Last week: Gov. Scott's announcement of a $90-million state investment in the bridging of Tamiami Trail is an exciting moment in Everglades restoration. Floridians living along the Treasure Coast and in Southwest Florida are suffering due to large flows of polluted water from Lake Okeechobee. Water needs to head south. However, you can't move water south unless the cork is popped at the southern end of the Everglades. Gov. Scott's action allows this to happen.
Last week: Aug. 22 was the 17th anniversary of the historic signing of welfare reform. Ft. Lauderdale's own, Congressman Clay Shaw, spearheaded the bipartisan bill through Congress, receiving support from Republican and Democrat governors across the nation. Clay Shaw served South Florida with distinction during his 26 years in the U.S. House of Representatives. His record of working across the partisan aisle is sorely missed.
Last week: The Florida Association of Realtors joined the Everglades Foundation in urging solutions to the damaging discharges coming out of Lake Okeechobee impacting the east and west coasts of Florida. Realtors know first hand the importance of clean water as it relates to real estate. In 2010, an economic report shows for every $1 invested in Everglades restoration, $4 is returned from that investment. Our state's real estate industry benefits from clean water and a restores Everglades.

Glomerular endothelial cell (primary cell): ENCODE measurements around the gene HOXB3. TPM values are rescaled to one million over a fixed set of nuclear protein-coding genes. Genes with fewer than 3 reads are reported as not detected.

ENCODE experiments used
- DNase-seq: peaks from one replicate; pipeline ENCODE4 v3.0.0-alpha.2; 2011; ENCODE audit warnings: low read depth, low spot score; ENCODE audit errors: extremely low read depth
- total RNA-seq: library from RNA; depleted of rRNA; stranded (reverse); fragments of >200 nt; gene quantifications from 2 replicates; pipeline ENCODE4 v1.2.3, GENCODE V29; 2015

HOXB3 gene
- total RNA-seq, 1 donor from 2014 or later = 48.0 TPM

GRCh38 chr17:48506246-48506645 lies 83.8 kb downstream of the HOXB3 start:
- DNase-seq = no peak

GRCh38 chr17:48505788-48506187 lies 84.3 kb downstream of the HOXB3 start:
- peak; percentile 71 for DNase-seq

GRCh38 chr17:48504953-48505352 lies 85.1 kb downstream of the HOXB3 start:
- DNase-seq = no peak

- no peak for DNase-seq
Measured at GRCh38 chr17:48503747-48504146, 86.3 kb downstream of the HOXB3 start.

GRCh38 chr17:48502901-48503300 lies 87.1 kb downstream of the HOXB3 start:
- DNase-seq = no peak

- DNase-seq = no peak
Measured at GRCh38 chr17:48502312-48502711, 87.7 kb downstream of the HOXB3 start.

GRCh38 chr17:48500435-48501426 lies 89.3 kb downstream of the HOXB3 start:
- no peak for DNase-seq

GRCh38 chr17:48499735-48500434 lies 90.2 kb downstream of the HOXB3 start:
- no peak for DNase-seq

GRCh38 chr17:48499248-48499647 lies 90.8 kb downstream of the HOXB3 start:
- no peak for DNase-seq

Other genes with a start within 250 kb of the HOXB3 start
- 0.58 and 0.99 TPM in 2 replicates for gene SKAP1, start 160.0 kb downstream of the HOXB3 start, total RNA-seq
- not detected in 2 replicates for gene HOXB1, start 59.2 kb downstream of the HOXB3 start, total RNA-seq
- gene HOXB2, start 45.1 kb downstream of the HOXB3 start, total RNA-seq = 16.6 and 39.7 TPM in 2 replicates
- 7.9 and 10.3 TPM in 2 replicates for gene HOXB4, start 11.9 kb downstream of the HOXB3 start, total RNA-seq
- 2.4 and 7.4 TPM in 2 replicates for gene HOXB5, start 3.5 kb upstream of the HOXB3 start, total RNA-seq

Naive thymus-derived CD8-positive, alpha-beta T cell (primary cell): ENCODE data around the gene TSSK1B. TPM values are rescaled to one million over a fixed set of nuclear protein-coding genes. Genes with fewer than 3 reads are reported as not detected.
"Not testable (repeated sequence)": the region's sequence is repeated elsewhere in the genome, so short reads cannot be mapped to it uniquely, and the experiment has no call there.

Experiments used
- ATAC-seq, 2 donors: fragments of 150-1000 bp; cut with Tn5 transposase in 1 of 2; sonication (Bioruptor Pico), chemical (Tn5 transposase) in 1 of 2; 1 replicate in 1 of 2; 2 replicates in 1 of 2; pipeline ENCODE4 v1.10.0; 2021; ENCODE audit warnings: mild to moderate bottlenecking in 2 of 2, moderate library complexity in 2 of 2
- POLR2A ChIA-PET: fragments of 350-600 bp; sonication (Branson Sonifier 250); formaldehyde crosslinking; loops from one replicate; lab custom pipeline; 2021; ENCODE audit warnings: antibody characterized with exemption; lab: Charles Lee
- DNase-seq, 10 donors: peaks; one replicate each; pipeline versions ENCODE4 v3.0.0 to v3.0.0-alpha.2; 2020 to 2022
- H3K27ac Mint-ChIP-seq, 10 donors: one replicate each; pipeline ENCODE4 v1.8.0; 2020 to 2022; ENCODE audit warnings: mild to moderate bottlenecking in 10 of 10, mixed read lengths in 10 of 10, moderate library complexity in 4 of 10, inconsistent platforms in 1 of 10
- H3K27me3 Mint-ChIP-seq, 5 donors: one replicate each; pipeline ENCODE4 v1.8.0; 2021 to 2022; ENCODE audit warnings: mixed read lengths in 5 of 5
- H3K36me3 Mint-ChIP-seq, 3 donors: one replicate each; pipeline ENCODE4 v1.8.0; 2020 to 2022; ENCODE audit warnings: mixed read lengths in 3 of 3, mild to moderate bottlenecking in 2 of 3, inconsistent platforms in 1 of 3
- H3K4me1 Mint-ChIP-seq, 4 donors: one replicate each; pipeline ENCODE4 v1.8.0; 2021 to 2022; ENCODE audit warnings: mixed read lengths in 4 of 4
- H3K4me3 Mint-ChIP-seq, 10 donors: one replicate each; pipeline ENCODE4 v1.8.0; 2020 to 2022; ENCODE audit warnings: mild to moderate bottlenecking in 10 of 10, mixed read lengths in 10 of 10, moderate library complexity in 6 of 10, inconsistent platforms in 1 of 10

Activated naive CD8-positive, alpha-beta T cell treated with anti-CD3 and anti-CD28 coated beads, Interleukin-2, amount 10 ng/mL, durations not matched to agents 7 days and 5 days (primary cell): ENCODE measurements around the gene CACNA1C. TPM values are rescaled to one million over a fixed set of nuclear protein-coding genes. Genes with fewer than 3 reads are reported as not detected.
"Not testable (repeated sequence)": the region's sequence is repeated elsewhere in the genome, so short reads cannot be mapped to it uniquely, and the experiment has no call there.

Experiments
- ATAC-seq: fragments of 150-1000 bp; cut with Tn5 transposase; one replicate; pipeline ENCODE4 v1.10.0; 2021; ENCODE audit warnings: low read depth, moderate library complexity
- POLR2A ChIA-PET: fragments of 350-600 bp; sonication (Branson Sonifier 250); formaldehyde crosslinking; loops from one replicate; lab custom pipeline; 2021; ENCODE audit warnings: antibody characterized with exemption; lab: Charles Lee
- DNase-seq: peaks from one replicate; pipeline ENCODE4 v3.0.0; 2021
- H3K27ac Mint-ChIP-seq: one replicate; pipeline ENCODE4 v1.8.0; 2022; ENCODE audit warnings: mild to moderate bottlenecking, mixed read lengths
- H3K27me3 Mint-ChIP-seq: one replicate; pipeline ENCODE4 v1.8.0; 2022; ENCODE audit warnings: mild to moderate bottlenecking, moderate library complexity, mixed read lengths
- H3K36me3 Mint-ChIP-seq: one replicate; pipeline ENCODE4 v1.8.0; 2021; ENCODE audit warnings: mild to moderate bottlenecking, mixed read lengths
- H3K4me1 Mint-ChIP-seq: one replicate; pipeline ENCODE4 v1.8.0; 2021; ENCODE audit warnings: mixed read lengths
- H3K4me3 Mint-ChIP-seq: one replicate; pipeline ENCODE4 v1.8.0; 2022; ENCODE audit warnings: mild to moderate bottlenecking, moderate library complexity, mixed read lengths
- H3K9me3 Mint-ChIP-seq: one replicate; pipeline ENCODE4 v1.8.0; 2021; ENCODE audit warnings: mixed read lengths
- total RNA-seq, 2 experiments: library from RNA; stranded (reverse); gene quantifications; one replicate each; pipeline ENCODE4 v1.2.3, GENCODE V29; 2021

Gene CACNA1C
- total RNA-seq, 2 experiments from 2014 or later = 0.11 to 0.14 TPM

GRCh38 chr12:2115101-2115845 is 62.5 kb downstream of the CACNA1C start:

Looking ahead: Lake Okeechobee continues to rise and water needs to go somewhere. Two options currently exist — east and west. Current policy is causing economic and ecological loss due to pollution in the estuaries. A long-term solution is to move water south into the central Everglades. On Aug. 15, the South Florida Water Management District is poised to approve the Central Everglades Planning Project that does just that. If the District approves the plan, we are only halfway there. The Army Corps of Engineers needs to step up and complete its work prior to the end of 2013 for the project to receive Congressional authorization. A lot at stake with limited time.Copyright © 2014, The Baltimore Sun